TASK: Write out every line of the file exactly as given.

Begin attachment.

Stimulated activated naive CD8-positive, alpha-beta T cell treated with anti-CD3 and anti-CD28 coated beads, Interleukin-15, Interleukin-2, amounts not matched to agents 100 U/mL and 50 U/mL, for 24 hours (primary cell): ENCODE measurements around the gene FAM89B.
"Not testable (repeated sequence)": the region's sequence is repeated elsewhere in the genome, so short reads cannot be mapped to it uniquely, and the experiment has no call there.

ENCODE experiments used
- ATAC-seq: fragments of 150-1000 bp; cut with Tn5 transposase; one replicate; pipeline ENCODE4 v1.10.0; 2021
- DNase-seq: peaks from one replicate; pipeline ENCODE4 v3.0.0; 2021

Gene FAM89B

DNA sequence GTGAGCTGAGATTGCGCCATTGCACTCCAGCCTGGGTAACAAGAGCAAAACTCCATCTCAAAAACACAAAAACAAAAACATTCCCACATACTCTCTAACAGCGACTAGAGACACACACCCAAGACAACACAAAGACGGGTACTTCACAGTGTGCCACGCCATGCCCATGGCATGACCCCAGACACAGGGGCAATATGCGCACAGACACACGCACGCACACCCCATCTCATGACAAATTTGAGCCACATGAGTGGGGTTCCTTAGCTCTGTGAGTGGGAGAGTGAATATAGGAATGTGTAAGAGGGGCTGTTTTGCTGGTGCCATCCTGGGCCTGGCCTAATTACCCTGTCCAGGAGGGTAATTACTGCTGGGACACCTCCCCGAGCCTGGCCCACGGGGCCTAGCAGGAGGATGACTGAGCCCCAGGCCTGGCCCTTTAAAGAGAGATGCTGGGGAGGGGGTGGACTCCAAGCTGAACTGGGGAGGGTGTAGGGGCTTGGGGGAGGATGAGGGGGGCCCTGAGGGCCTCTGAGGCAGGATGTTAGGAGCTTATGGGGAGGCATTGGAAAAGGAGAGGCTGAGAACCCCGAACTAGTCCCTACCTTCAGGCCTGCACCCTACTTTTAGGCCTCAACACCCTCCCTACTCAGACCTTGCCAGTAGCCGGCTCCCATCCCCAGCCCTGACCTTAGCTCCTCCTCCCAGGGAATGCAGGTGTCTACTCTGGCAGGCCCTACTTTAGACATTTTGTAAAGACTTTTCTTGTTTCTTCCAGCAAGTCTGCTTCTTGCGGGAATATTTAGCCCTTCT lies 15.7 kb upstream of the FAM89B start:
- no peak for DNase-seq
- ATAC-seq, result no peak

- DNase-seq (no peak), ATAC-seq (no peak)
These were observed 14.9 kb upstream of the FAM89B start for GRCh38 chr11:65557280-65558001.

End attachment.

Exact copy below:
Stimulated activated naive CD8-positive, alpha-beta T cell treated with anti-CD3 and anti-CD28 coated beads, Interleukin-15, Interleukin-2, amounts not matched to agents 100 U/mL and 50 U/mL, for 24 hours (primary cell): ENCODE measurements around the gene FAM89B.
"Not testable (repeated sequence)": the region's sequence is repeated elsewhere in the genome, so short reads cannot be mapped to it uniquely, and the experiment has no call there.

ENCODE experiments used
- ATAC-seq: fragments of 150-1000 bp; cut with Tn5 transposase; one replicate; pipeline ENCODE4 v1.10.0; 2021
- DNase-seq: peaks from one replicate; pipeline ENCODE4 v3.0.0; 2021

Gene FAM89B

DNA sequence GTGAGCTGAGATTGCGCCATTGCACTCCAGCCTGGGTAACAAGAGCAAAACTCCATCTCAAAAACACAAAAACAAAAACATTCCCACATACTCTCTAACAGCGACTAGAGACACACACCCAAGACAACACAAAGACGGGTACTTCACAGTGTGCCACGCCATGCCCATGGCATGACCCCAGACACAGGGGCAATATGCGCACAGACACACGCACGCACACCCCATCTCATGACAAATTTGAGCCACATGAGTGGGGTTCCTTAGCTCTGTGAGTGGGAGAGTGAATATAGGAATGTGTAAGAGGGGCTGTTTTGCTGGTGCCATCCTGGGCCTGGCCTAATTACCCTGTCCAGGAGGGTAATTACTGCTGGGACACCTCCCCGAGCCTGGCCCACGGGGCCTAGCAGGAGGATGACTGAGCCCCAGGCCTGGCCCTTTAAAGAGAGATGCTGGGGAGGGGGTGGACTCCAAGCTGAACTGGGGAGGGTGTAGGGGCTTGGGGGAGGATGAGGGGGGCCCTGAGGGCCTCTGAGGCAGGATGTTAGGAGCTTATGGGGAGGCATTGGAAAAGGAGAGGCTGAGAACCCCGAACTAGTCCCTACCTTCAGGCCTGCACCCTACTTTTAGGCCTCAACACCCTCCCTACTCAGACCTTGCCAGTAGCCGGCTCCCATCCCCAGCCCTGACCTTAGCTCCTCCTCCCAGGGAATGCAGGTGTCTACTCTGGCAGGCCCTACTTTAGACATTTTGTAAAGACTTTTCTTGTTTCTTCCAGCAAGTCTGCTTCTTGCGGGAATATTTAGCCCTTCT lies 15.7 kb upstream of the FAM89B start:
- no peak for DNase-seq
- ATAC-seq, result no peak

- DNase-seq (no peak), ATAC-seq (no peak)
These were observed 14.9 kb upstream of the FAM89B start for GRCh38 chr11:65557280-65558001.